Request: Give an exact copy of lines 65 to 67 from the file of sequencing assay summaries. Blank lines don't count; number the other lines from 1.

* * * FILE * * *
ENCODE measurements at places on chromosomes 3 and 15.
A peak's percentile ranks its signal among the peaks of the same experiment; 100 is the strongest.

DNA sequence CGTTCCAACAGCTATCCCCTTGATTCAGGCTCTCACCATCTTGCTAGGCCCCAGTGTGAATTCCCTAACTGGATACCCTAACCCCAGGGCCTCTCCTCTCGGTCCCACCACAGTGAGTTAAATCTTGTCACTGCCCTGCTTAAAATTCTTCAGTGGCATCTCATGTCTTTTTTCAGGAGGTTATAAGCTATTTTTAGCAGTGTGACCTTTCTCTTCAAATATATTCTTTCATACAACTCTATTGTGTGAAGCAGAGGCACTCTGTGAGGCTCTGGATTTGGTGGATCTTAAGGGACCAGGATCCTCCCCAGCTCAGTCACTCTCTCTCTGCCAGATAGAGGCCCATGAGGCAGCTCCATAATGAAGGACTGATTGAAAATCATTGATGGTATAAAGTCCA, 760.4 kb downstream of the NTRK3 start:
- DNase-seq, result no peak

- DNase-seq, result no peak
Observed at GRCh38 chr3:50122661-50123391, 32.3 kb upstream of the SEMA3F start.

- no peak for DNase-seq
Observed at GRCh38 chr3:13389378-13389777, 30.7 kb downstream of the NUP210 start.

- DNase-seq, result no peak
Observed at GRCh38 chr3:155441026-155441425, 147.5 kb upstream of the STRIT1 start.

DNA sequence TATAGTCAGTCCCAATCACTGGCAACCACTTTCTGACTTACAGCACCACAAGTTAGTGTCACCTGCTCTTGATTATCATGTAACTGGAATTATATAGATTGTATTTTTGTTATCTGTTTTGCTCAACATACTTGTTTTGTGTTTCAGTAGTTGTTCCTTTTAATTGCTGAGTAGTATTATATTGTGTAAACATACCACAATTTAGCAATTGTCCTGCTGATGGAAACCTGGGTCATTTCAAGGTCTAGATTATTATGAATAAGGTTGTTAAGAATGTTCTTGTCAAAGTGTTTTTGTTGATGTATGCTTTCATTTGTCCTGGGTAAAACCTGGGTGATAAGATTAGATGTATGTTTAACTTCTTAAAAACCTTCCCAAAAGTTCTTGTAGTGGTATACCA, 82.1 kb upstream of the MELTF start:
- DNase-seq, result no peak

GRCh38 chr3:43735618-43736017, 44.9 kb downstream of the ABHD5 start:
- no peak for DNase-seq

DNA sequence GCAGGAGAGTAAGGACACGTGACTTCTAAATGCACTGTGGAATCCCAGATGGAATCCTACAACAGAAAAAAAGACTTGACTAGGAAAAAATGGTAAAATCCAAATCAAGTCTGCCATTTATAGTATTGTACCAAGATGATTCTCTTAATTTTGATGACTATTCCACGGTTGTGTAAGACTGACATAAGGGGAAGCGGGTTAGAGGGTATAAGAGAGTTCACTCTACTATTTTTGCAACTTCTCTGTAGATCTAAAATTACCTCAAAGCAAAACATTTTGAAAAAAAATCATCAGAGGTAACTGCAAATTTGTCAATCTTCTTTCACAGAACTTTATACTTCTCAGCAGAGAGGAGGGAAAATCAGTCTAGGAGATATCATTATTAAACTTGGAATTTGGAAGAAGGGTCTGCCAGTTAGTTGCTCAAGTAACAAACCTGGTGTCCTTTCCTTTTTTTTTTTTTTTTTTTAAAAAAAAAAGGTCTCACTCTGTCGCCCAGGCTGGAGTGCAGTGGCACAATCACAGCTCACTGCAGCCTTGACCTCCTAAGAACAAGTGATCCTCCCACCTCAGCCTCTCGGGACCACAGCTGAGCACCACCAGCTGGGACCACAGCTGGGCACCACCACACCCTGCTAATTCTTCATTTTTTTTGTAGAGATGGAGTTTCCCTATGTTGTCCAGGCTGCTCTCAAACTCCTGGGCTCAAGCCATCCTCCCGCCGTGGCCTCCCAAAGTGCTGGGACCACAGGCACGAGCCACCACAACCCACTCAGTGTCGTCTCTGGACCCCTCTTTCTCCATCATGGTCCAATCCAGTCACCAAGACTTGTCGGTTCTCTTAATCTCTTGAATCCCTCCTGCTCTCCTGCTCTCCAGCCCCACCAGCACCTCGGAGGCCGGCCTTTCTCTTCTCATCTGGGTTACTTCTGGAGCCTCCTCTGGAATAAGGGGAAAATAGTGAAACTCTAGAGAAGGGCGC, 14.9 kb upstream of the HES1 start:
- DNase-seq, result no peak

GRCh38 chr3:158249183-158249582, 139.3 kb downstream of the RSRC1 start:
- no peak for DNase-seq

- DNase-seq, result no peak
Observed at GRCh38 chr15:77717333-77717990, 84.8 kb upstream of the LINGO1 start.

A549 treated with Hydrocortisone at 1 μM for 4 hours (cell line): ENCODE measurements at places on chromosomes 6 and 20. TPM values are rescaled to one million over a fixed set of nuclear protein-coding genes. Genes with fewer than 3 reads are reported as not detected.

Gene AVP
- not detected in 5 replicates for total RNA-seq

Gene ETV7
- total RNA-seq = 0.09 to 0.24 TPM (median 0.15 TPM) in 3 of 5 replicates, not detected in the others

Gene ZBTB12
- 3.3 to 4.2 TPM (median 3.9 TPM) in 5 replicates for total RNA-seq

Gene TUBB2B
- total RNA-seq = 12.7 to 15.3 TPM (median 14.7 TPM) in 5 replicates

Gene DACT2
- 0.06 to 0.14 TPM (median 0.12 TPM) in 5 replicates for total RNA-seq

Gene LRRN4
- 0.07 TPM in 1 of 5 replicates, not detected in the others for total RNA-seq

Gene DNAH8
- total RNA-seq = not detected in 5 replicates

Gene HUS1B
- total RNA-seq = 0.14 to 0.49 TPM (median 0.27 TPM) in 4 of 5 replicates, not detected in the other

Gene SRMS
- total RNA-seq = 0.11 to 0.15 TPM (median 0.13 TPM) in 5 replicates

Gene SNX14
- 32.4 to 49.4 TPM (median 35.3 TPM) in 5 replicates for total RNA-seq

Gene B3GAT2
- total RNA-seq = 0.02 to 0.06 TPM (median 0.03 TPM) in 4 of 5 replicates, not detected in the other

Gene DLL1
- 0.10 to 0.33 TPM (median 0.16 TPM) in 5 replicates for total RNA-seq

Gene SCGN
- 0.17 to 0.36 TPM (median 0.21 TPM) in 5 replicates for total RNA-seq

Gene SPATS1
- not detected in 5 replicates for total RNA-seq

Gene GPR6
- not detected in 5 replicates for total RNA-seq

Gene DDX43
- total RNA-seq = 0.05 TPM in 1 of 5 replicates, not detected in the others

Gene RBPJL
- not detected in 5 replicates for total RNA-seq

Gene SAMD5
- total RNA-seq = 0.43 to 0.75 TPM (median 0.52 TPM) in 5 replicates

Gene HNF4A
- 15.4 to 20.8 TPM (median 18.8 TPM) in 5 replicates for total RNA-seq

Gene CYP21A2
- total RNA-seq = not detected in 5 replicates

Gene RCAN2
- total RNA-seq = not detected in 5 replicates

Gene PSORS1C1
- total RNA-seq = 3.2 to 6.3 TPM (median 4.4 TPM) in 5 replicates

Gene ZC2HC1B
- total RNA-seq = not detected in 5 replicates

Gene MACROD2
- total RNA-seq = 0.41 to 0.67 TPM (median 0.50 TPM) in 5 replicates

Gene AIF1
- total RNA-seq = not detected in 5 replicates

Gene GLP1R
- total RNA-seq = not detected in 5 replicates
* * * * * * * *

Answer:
- total RNA-seq = 3.2 to 6.3 TPM (median 4.4 TPM) in 5 replicates

Gene ZC2HC1B
- total RNA-seq = not detected in 5 replicates